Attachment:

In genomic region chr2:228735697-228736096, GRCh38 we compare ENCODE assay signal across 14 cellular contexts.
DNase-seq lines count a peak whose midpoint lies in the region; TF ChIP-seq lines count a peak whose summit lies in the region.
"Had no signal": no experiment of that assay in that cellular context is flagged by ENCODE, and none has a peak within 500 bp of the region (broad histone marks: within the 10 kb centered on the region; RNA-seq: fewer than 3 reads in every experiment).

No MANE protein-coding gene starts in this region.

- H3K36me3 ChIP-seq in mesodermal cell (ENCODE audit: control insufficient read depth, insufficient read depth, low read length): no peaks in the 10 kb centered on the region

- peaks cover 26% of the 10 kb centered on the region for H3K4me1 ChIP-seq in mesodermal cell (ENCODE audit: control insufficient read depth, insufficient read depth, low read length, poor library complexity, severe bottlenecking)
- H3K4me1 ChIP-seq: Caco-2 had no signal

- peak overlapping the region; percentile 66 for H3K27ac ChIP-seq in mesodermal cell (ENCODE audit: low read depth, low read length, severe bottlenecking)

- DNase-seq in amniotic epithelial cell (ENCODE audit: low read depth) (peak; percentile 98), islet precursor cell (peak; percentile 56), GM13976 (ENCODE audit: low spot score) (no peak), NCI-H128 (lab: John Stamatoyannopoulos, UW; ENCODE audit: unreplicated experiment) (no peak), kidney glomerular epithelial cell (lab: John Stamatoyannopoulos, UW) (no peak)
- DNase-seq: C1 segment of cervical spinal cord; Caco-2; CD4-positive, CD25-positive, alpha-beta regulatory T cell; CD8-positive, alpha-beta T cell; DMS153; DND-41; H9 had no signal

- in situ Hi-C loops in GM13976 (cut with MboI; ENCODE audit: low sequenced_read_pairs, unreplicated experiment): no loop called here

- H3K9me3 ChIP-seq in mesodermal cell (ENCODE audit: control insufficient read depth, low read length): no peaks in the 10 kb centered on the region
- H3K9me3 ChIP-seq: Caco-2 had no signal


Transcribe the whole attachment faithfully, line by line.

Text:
In genomic region chr2:228735697-228736096, GRCh38 we compare ENCODE assay signal across 14 cellular contexts.
DNase-seq lines count a peak whose midpoint lies in the region; TF ChIP-seq lines count a peak whose summit lies in the region.
"Had no signal": no experiment of that assay in that cellular context is flagged by ENCODE, and none has a peak within 500 bp of the region (broad histone marks: within the 10 kb centered on the region; RNA-seq: fewer than 3 reads in every experiment).

No MANE protein-coding gene starts in this region.

- H3K36me3 ChIP-seq in mesodermal cell (ENCODE audit: control insufficient read depth, insufficient read depth, low read length): no peaks in the 10 kb centered on the region

- peaks cover 26% of the 10 kb centered on the region for H3K4me1 ChIP-seq in mesodermal cell (ENCODE audit: control insufficient read depth, insufficient read depth, low read length, poor library complexity, severe bottlenecking)
- H3K4me1 ChIP-seq: Caco-2 had no signal

- peak overlapping the region; percentile 66 for H3K27ac ChIP-seq in mesodermal cell (ENCODE audit: low read depth, low read length, severe bottlenecking)

- DNase-seq in amniotic epithelial cell (ENCODE audit: low read depth) (peak; percentile 98), islet precursor cell (peak; percentile 56), GM13976 (ENCODE audit: low spot score) (no peak), NCI-H128 (lab: John Stamatoyannopoulos, UW; ENCODE audit: unreplicated experiment) (no peak), kidney glomerular epithelial cell (lab: John Stamatoyannopoulos, UW) (no peak)
- DNase-seq: C1 segment of cervical spinal cord; Caco-2; CD4-positive, CD25-positive, alpha-beta regulatory T cell; CD8-positive, alpha-beta T cell; DMS153; DND-41; H9 had no signal

- in situ Hi-C loops in GM13976 (cut with MboI; ENCODE audit: low sequenced_read_pairs, unreplicated experiment): no loop called here

- H3K9me3 ChIP-seq in mesodermal cell (ENCODE audit: control insufficient read depth, low read length): no peaks in the 10 kb centered on the region
- H3K9me3 ChIP-seq: Caco-2 had no signal